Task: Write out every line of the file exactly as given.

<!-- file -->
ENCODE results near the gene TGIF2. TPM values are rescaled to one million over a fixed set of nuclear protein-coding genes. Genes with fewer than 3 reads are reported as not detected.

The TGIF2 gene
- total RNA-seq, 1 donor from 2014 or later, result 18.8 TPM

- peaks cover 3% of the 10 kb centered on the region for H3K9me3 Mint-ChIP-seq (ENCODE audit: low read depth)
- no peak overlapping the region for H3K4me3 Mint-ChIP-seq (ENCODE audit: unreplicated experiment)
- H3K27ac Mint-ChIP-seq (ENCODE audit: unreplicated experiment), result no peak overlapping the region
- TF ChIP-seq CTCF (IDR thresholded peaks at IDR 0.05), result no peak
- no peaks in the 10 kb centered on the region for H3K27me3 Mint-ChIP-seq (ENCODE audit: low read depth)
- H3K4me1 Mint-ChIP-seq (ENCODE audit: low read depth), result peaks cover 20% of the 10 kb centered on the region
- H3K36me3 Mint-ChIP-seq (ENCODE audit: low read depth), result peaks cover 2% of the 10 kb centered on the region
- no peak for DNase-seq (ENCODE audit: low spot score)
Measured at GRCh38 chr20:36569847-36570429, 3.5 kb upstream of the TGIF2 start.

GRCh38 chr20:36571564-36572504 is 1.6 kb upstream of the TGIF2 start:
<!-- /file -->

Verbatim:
ENCODE results near the gene TGIF2. TPM values are rescaled to one million over a fixed set of nuclear protein-coding genes. Genes with fewer than 3 reads are reported as not detected.

The TGIF2 gene
- total RNA-seq, 1 donor from 2014 or later, result 18.8 TPM

- peaks cover 3% of the 10 kb centered on the region for H3K9me3 Mint-ChIP-seq (ENCODE audit: low read depth)
- no peak overlapping the region for H3K4me3 Mint-ChIP-seq (ENCODE audit: unreplicated experiment)
- H3K27ac Mint-ChIP-seq (ENCODE audit: unreplicated experiment), result no peak overlapping the region
- TF ChIP-seq CTCF (IDR thresholded peaks at IDR 0.05), result no peak
- no peaks in the 10 kb centered on the region for H3K27me3 Mint-ChIP-seq (ENCODE audit: low read depth)
- H3K4me1 Mint-ChIP-seq (ENCODE audit: low read depth), result peaks cover 20% of the 10 kb centered on the region
- H3K36me3 Mint-ChIP-seq (ENCODE audit: low read depth), result peaks cover 2% of the 10 kb centered on the region
- no peak for DNase-seq (ENCODE audit: low spot score)
Measured at GRCh38 chr20:36569847-36570429, 3.5 kb upstream of the TGIF2 start.

GRCh38 chr20:36571564-36572504 is 1.6 kb upstream of the TGIF2 start: